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Cybes

Headsup for those unsatisfied with HOTAS/HOSAS

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its a great idea and i applaud their efforts.  i hope they do well, regardless of whether or not my doubts are ill-founded.

 

my doubts?  many.  none of which were assuaged by watching their vids or the info on their website.  which only adds to my scepticism.

 

yes, i believe it is working as shown in the Descent reboot.  but thats deceptively forgiving, and not a good demo of precision or accuracy for all combinations of axes under independent or concurrent strain when rapid rates of change are required. 


its the nature of even 2-axis joysticks, that pulling a pure hard right, for example, without a skerrick of y-input is physically difficult for any mortal.  sure, unwanted inputs can be controlled somewhat with deadzones and response curves, but these arent cure-alls.  they must be adjusted for the specific demands of the task (game) at hand, to minimise a joystick's inherent weaknesses in each case. 

 

certain combinations are even harder.  try, for example, rapidly switching between NE (north east) at 80% of full extension, and ESE at 60% extension.  not only will you not be able to avoid overrunning or underrunning the mark, you will probably move the stick in erratic asymmetrical elipticals between those two points, rather than straight lines.  thats fine, you may say.  which is largely true, because we're very well adapted to this.  if you were controlling the nose of an aircraft you would simply make constant unconscious compensations for all those squirrelly accidental inputs without even thinking about it.  but if you tried doing the same with a joystick that has no mechanical damping, you would suddenly be very conscious of a huge proportion of your time and effort being expended to combat fishtailing.  so it goes, that a further requirement for precision is an ideal amount of mechanical resistance.  even with 2 axes, this is a delicate balancing act.

 

with the 3 axis joystick ive got, (z-axis left/right twist), i find it near impossible to fly a plane without accidental slipping and skidding.  thats partly, or even mostly, due to my lack of coordination and the quality of the joystick.  but the fact remains, the physical action is inherently imprecise when certain combinations of input are required.  in a dogfight, adding just a brief touch of rudder during pitching and banking is fundamentally difficult to do without introducing annoying accidental deviations to x/y input.  there's just hard limits to the level of fine control we can hope to squeeze out of one hand. 

 

ergo, imo the addition of translational movement poses major potential difficulties.  they have an interesting suspension system with force sensors at the joystick's centre of gravity, and granular measurement over very small movement ranges (1cm-ish).  pushing against that wire frame thing would seem to provide fine control with little effort, which is great. 

 

however, as it is, i cant imagine the resistance is easily customisable per axis, if at all.  going full-stick on all axes simultaneously may be overly resistive, for example.  and it looks like it would be very hard to give isolated input to one axis without smudging unwanted input across all other axes.  given the small movement range, taming said smudginess with deadzoning would seem very limited too, lest you want an axis that behaves like a near-digital hair-trigger that gives you RSI.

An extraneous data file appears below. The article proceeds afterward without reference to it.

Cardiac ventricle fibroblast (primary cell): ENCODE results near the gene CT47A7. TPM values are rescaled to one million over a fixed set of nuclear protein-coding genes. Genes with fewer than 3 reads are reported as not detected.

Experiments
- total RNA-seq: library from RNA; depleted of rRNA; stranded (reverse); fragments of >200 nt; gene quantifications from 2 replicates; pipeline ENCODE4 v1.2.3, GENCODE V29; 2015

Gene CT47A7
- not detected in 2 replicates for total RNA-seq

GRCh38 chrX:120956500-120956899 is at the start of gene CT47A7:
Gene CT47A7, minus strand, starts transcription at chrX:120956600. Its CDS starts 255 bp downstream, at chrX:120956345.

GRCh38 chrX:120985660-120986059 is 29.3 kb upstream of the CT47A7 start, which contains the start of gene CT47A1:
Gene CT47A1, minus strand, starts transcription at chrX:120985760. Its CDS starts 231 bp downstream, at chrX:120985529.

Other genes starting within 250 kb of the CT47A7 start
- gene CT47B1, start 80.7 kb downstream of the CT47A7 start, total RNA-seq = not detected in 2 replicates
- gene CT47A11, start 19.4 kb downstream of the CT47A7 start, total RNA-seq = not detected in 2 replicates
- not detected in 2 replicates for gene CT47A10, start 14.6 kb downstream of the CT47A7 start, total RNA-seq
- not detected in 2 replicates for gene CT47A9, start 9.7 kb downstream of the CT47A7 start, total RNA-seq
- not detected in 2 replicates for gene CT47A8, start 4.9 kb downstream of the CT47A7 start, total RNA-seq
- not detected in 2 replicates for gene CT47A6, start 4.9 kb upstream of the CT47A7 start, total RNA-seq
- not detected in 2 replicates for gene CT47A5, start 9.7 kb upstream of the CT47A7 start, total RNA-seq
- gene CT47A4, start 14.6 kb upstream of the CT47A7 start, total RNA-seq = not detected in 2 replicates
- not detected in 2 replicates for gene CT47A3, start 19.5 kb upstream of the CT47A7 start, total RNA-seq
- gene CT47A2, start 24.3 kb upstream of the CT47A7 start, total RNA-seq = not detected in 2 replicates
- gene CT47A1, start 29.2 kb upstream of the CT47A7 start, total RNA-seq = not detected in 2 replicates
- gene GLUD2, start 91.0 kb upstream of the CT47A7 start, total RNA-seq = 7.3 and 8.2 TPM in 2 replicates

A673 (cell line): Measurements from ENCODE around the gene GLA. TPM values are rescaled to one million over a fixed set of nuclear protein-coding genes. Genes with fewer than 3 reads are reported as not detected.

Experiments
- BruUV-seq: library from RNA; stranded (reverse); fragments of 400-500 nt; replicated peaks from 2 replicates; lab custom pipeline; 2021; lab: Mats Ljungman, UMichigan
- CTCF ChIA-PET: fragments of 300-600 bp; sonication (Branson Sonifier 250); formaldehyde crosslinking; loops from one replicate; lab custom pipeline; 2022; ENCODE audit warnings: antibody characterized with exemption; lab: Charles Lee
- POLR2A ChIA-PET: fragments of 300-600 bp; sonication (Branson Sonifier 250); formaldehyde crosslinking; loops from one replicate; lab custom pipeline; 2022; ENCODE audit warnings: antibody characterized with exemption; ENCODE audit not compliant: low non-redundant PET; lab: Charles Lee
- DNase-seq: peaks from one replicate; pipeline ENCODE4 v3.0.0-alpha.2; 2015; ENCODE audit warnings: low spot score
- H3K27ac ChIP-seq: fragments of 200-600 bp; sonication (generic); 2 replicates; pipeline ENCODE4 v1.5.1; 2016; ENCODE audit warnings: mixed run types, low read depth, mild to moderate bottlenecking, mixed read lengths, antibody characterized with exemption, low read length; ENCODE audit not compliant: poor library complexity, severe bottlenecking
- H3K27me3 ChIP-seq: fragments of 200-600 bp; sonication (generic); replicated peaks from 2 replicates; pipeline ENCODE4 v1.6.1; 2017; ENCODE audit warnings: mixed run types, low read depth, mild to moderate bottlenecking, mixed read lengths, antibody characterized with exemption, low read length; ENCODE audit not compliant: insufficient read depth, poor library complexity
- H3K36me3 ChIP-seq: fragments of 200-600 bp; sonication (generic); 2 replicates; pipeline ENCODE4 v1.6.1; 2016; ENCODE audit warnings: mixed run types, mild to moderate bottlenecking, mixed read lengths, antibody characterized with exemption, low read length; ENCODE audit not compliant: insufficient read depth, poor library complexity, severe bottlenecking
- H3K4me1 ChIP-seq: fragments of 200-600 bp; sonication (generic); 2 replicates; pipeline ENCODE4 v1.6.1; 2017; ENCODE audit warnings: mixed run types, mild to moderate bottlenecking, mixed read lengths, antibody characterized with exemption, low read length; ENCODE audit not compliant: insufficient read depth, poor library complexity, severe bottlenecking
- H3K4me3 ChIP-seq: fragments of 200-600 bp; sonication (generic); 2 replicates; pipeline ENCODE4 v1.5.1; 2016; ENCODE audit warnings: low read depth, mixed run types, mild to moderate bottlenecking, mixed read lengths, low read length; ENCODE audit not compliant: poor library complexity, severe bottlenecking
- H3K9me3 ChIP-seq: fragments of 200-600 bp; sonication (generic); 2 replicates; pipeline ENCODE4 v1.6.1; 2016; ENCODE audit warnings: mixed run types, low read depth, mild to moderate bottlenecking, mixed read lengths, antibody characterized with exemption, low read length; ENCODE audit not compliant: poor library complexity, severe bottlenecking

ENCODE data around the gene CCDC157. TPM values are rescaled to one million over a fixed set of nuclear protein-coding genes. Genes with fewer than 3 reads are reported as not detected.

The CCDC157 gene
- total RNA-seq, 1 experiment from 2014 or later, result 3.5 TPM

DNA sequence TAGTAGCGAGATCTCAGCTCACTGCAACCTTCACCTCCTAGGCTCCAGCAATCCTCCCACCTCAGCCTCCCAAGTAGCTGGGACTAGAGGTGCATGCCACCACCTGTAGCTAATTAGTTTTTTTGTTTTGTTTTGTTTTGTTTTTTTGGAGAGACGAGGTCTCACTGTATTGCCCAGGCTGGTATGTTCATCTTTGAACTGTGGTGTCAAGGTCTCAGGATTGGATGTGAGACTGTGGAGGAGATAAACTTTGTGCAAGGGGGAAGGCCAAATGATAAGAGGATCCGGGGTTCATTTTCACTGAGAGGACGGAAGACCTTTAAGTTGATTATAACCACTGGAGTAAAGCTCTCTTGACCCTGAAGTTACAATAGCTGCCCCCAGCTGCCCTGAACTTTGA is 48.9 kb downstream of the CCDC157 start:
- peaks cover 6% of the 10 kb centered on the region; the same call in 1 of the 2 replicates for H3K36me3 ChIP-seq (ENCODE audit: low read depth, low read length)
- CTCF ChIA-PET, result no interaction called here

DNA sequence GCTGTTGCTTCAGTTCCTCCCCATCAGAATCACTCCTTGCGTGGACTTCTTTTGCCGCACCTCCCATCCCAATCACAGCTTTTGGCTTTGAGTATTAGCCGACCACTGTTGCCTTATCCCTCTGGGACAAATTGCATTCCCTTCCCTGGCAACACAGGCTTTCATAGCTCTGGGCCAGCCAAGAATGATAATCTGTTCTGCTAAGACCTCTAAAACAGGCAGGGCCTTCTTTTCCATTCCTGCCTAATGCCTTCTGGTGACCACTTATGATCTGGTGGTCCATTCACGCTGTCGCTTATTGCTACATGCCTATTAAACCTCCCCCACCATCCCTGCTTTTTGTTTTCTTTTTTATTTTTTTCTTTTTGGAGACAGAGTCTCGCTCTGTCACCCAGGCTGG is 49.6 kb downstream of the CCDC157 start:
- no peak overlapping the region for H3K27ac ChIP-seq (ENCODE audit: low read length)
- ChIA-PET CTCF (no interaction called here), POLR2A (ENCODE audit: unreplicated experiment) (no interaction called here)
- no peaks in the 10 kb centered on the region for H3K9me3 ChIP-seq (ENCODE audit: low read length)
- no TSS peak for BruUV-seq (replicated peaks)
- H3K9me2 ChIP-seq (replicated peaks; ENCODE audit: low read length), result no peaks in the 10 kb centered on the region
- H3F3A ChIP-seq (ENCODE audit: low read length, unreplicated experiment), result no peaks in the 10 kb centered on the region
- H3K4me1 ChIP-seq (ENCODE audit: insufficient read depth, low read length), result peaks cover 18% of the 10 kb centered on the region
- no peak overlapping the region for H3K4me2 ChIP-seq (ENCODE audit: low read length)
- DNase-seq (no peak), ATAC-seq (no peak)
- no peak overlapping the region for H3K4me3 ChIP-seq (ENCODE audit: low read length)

it may seem like i am being defeatist.  i am not.  just saying, a lot of things need to come together for this thing to work as advertised. 

 

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4 hours ago, @~thehung said:

its a great idea and i applaud their efforts.  i hope they do well, regardless of whether or not my doubts are ill-founded.

...

it may seem like i am being defeatist.  i am not.  just saying, a lot of things need to come together for this thing to work as advertised.

 

You raise all the points I had as well, but... They /have/ been working on it for some time, and not just in Descent (heard about it through Star Citizen, and they mention that in the clip).

 

We'll see how it goes.

 

For me, that huge array of control buttons is bewildering, but I'd probably get used to it.

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yeah, i saw the SC clip.  and the drone one.  i hope they make something that addresses these concerns conclusively though. 

 

it seems pretty clear that at least for moderate rates of change and bandwidth of simultaneous input, and with moderate constraints on precision, it is highly capable.  that in itself may be more than enough for most contexts. 

 

then there is the possibility — which intrigues me — that even if there is an unavoidably high degree of crosstalk between axes, the sensitivity and the 'slew rate' of the sampling could each be high enough to render the necessary compensations intuitive and seamless.   ie. you just adapt unconsciously.  provided the extraneous effects were consistent right down to the smallest input levels, then that lefthand yaw you go for to line up a target feels to you exactly like a pure yaw movement, and the exact one you wanted, even though its a little bit smaller, because your brain has already factored in the highly dependable degree of "bonus left strafe" endemic to that amount of yaw 😄

 

 

Edited by @~thehung

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